Sturdy Cycles switches to Cold Metal Fusion for titanium bike parts

January 19, 2022

Sturdy Cycle’s Fiadh road bike features titanium parts created using Cold Metal Fusion (Courtesy Headmade Materials)

British bicycle manufacturer Sturdy Cycles, based in Frome, Somerset, has announced the switch to Cold Metal Fusion (CMF) Additive Manufacturing, a hybrid laser/sinter-based process, for the production of its titanium components. Sturdy will utilise CMF technology, developed by Headmade Materials GmbH, Würzberg, Germany, via the titanium manufacturing specialist Element22, Kiel, Germany, on its Fiadh road bike.

Cold Metal Fusion technology uses a titanium feedstock that is processed on polymer Laser Beam Powder Bed Fusion (PBF-LB) machines. Once the green part is built, it is debound and sintered to obtain a fully dense metal part.

The Fiadh is a sports road bike capable of high speed, with a light and responsive frame which the company attributes, in part, to the weight-optimised titanium components made with CMF technology. The frameset consists of additively manufactured connectors that are welded to polished tubes. These connectors accommodate all major bike components, such as the handlebars, saddle and bottom bracket. The chainstay and crank arms are also made entirely of components additively manufactured with CMF technology.

The individual segments of each bike are very similar in structure and design, but no two are alike. Through a concept of connecting parts tailored to the rider, all components are different in their dimensions, which has become economically feasible in high volumes with CMF technology. Sturdy Cycles aims to produce annual quantities of the Fiadh in the triple digits.

“Since Headmade Materials is very closely involved in part development, Tom [Sturdy] highlighted the advantages of our technology to us during a conversation,” stated Andreas Schertler, Applications Engineer, Headmade Materials.

Additively manufactured parts on the Fiadh include the saddle clamp (left), crank arm (centre) and head tube (right) (Courtesy Headmade Materials)

The advantages of the CMF technology are mainly reflected in the process stability and the resulting repeatability, which can lead to easier and more efficient frame and part production for Sturdy. The improved part surface greatly simplifies surface finishing, as CMF technology does not require support structures to be mechanically removed from the part.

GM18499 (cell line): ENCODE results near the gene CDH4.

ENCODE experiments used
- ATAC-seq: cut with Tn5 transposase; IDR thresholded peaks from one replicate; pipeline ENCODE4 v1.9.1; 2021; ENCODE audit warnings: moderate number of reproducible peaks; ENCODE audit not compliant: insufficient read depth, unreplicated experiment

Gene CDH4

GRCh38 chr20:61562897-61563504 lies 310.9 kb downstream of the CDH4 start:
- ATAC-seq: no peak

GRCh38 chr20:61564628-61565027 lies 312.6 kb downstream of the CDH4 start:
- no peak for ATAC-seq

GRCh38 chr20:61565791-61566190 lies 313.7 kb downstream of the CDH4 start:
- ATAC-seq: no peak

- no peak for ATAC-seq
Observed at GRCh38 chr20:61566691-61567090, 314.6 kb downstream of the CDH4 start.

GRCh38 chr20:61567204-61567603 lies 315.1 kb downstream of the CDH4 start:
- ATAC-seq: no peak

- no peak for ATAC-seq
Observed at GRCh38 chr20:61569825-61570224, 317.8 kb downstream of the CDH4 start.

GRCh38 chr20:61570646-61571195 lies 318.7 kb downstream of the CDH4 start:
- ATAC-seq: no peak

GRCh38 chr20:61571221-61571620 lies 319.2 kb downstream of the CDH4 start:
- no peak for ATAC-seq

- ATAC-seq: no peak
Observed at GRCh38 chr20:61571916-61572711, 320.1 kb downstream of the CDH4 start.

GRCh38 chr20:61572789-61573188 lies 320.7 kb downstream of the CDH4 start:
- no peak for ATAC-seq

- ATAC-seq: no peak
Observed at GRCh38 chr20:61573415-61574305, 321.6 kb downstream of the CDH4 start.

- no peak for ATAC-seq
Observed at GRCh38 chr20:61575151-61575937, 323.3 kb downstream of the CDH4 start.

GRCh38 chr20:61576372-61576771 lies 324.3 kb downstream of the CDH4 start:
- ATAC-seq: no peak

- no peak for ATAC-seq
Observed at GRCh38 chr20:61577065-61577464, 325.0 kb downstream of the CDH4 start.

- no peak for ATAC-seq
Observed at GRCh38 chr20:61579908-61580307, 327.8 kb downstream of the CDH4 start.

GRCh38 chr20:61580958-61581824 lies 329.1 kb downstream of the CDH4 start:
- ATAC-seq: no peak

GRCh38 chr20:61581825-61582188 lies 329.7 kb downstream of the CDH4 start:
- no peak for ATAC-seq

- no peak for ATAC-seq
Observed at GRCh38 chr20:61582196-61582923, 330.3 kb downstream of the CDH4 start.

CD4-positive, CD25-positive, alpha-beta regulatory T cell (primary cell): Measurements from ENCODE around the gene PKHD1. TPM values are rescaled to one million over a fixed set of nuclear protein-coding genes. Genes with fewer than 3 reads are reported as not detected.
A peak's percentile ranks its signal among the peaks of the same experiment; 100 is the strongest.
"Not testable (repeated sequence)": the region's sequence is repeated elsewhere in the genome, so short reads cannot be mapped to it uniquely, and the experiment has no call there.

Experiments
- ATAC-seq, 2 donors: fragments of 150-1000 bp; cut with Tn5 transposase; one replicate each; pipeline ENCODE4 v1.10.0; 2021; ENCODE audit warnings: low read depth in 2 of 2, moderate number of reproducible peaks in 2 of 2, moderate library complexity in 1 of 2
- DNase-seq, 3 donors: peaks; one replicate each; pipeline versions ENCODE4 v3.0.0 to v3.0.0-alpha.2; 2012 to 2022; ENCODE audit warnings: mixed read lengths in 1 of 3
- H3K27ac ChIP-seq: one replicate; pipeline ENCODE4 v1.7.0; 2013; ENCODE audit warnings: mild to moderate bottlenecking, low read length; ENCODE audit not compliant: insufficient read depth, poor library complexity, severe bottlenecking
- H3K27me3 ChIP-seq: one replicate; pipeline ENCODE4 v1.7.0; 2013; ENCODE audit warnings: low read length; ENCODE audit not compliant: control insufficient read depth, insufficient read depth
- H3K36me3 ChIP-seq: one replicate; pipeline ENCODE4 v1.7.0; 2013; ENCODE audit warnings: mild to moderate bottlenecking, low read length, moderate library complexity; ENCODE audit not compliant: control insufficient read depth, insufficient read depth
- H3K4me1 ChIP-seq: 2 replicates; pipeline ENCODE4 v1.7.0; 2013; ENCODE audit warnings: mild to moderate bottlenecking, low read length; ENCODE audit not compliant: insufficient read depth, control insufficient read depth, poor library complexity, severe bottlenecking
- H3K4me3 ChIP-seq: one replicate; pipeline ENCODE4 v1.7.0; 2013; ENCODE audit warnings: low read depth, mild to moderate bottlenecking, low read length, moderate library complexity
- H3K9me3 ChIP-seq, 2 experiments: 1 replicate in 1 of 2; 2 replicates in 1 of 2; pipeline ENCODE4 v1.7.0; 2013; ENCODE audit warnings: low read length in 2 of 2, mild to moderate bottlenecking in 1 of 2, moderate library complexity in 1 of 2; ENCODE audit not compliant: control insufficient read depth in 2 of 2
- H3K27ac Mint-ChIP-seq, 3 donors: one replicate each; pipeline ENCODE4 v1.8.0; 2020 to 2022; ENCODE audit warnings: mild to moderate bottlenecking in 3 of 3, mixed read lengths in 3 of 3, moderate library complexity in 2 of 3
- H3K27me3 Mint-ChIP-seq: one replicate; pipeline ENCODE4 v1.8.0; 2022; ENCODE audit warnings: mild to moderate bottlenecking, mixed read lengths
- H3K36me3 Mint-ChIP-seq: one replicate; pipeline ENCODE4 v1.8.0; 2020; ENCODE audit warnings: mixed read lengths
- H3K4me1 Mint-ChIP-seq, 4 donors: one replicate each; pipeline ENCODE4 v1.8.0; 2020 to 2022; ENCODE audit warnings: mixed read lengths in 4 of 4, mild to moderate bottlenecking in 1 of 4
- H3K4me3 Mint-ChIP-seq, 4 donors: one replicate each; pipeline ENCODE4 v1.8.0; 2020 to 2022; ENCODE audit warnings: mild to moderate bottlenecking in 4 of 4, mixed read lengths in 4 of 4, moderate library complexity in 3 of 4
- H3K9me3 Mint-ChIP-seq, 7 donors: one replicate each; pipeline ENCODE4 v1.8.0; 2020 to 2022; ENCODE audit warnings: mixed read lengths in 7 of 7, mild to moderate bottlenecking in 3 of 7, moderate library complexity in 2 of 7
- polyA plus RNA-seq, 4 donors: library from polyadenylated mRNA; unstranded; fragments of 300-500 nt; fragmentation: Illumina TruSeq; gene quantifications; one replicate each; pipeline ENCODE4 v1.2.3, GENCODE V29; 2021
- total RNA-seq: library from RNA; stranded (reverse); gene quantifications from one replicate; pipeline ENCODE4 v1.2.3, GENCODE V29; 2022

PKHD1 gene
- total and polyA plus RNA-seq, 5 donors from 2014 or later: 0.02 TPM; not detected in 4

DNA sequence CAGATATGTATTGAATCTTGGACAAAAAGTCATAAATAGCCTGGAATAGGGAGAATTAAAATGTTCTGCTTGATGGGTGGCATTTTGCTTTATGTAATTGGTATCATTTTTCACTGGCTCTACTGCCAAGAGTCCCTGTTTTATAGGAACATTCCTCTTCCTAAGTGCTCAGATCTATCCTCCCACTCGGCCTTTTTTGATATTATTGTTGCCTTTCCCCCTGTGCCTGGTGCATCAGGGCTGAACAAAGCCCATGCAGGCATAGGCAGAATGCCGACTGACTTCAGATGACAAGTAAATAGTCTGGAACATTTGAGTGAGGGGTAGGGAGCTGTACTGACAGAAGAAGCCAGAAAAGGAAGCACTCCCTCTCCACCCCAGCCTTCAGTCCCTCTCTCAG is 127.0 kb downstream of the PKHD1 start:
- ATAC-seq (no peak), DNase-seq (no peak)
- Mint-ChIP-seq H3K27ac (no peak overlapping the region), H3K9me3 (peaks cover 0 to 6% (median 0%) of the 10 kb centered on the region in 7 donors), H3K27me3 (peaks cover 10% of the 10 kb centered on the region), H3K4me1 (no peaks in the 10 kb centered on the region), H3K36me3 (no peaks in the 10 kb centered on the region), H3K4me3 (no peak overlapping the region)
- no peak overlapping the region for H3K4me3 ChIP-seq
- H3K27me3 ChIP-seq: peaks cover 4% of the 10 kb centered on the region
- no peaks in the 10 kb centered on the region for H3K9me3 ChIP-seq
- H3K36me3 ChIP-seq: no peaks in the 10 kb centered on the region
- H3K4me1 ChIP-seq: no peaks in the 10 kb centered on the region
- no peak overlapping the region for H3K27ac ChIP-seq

For Sturdy, the reduced amount of preparatory work has meant a significant gain in efficiency, as components can be integrated into the bike manufacturing process much more quickly. In addition, better component quality means that most of the work can be done on site at Tom Sturdy’s production facility, reducing costs and coordination with service providers.

“The production of the components has now been completely taken over by titanium specialist Element22, and we are happy to contribute with our Cold Metal Fusion technology to ensure that these dreamlike road bikes from Sturdy Cycles find their way to many satisfied customers,” concluded Christian Fischer, Managing Director, Headmade Materials.

Discover more about Headmade Materials’ Cold Metal Fusion process in the exclusive article in PIM International magazine

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As well as an extensive MIM, CIM industry and sinter-based AM industry news section, this 108-page issue includes the following exclusive articles and reports:

  • Indo-MIM: Exploring the dividing line between Metal Injection Moulding and Binder Jetting
  • In MIM we trust: Integrating optical fingerprinting in Metal Injection Moulded products
  • Beyond Ceramic Injection Moulding: The potential of Binder Jetting for complex ceramic structures
  • High-nitrogen, nickel-free austenitic stainless steel for Metal Injection Moulding
  • The sustainability of Metal Injection Moulding: from powder to feedstock and finished parts
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